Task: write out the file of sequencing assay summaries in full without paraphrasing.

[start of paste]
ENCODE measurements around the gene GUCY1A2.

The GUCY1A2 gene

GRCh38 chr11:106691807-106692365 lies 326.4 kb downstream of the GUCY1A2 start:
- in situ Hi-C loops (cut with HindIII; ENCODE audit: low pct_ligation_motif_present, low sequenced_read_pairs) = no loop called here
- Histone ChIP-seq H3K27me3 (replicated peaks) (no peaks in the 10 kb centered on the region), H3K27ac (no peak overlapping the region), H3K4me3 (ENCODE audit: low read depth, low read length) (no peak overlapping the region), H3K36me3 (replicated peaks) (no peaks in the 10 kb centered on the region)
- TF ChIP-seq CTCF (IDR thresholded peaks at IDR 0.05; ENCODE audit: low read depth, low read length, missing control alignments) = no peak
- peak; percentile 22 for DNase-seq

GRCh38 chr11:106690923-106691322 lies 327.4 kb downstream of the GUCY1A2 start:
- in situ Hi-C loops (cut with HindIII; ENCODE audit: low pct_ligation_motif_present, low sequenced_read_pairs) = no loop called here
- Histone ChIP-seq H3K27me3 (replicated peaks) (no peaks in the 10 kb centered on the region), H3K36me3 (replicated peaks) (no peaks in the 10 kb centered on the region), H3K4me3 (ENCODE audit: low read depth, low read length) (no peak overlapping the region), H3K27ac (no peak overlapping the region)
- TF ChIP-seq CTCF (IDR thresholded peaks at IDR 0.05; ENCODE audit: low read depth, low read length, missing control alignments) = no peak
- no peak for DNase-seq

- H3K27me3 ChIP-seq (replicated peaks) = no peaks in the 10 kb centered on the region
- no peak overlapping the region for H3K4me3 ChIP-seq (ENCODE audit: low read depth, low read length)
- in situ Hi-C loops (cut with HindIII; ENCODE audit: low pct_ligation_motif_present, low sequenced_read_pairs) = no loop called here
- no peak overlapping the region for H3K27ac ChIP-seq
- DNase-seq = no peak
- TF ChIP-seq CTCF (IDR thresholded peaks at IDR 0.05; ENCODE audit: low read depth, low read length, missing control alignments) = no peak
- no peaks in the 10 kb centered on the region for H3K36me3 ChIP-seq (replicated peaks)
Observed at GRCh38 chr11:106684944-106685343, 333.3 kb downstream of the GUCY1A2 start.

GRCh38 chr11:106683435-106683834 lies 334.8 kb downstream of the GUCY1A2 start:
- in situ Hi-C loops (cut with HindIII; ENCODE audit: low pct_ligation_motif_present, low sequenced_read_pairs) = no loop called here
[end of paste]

ENCODE measurements around the gene GUCY1A2.

The GUCY1A2 gene

GRCh38 chr11:106691807-106692365 lies 326.4 kb downstream of the GUCY1A2 start:
- in situ Hi-C loops (cut with HindIII; ENCODE audit: low pct_ligation_motif_present, low sequenced_read_pairs) = no loop called here
- Histone ChIP-seq H3K27me3 (replicated peaks) (no peaks in the 10 kb centered on the region), H3K27ac (no peak overlapping the region), H3K4me3 (ENCODE audit: low read depth, low read length) (no peak overlapping the region), H3K36me3 (replicated peaks) (no peaks in the 10 kb centered on the region)
- TF ChIP-seq CTCF (IDR thresholded peaks at IDR 0.05; ENCODE audit: low read depth, low read length, missing control alignments) = no peak
- peak; percentile 22 for DNase-seq

GRCh38 chr11:106690923-106691322 lies 327.4 kb downstream of the GUCY1A2 start:
- in situ Hi-C loops (cut with HindIII; ENCODE audit: low pct_ligation_motif_present, low sequenced_read_pairs) = no loop called here
- Histone ChIP-seq H3K27me3 (replicated peaks) (no peaks in the 10 kb centered on the region), H3K36me3 (replicated peaks) (no peaks in the 10 kb centered on the region), H3K4me3 (ENCODE audit: low read depth, low read length) (no peak overlapping the region), H3K27ac (no peak overlapping the region)
- TF ChIP-seq CTCF (IDR thresholded peaks at IDR 0.05; ENCODE audit: low read depth, low read length, missing control alignments) = no peak
- no peak for DNase-seq

- H3K27me3 ChIP-seq (replicated peaks) = no peaks in the 10 kb centered on the region
- no peak overlapping the region for H3K4me3 ChIP-seq (ENCODE audit: low read depth, low read length)
- in situ Hi-C loops (cut with HindIII; ENCODE audit: low pct_ligation_motif_present, low sequenced_read_pairs) = no loop called here
- no peak overlapping the region for H3K27ac ChIP-seq
- DNase-seq = no peak
- TF ChIP-seq CTCF (IDR thresholded peaks at IDR 0.05; ENCODE audit: low read depth, low read length, missing control alignments) = no peak
- no peaks in the 10 kb centered on the region for H3K36me3 ChIP-seq (replicated peaks)
Observed at GRCh38 chr11:106684944-106685343, 333.3 kb downstream of the GUCY1A2 start.

GRCh38 chr11:106683435-106683834 lies 334.8 kb downstream of the GUCY1A2 start:
- in situ Hi-C loops (cut with HindIII; ENCODE audit: low pct_ligation_motif_present, low sequenced_read_pairs) = no loop called here